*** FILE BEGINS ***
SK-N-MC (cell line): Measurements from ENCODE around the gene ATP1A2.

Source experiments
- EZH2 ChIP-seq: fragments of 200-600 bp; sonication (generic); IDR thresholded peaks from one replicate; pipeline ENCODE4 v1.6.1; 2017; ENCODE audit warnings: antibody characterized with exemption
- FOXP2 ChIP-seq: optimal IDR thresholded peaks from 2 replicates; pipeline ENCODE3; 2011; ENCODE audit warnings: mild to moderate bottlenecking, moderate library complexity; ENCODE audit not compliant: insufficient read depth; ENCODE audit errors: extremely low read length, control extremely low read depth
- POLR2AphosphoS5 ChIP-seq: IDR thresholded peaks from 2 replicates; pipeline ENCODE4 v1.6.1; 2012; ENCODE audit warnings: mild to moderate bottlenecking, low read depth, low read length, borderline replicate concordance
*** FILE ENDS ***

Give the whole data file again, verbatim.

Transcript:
SK-N-MC (cell line): Measurements from ENCODE around the gene ATP1A2.

Source experiments
- EZH2 ChIP-seq: fragments of 200-600 bp; sonication (generic); IDR thresholded peaks from one replicate; pipeline ENCODE4 v1.6.1; 2017; ENCODE audit warnings: antibody characterized with exemption
- FOXP2 ChIP-seq: optimal IDR thresholded peaks from 2 replicates; pipeline ENCODE3; 2011; ENCODE audit warnings: mild to moderate bottlenecking, moderate library complexity; ENCODE audit not compliant: insufficient read depth; ENCODE audit errors: extremely low read length, control extremely low read depth
- POLR2AphosphoS5 ChIP-seq: IDR thresholded peaks from 2 replicates; pipeline ENCODE4 v1.6.1; 2012; ENCODE audit warnings: mild to moderate bottlenecking, low read depth, low read length, borderline replicate concordance